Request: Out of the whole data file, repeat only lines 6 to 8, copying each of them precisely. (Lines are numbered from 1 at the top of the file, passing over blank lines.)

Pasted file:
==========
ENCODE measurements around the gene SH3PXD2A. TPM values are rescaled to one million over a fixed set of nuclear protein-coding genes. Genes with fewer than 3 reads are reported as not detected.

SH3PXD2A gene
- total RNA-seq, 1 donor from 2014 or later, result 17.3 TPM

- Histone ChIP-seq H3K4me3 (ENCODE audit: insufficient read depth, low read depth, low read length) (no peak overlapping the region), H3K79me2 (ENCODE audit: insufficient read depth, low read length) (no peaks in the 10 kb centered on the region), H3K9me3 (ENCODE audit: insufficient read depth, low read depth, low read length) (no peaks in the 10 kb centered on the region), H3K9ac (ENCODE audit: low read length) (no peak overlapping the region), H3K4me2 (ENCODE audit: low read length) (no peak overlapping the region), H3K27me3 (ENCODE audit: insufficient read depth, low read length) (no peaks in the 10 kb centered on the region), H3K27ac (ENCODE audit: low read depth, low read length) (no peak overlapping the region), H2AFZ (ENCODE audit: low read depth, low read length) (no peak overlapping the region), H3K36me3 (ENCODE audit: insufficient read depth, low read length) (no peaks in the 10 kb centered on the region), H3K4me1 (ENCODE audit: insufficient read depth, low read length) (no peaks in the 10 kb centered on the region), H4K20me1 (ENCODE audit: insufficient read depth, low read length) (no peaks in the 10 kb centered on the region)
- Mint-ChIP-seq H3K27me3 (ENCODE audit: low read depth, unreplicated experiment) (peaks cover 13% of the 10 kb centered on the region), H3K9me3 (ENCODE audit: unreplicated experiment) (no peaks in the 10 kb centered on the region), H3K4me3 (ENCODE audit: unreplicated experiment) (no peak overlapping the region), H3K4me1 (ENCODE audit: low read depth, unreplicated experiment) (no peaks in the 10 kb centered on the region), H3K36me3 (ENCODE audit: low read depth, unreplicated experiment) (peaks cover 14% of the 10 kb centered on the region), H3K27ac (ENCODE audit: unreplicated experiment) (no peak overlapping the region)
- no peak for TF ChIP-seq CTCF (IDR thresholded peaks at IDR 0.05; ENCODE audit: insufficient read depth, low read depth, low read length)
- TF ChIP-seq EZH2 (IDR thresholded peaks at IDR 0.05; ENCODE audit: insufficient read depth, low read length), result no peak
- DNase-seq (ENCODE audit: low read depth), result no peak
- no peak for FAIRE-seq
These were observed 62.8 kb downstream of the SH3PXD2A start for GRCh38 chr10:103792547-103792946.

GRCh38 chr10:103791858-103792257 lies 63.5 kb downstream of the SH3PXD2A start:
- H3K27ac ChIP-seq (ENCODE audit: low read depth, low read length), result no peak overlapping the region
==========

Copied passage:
- no peak for TF ChIP-seq CTCF (IDR thresholded peaks at IDR 0.05; ENCODE audit: insufficient read depth, low read depth, low read length)
- TF ChIP-seq EZH2 (IDR thresholded peaks at IDR 0.05; ENCODE audit: insufficient read depth, low read length), result no peak
- DNase-seq (ENCODE audit: low read depth), result no peak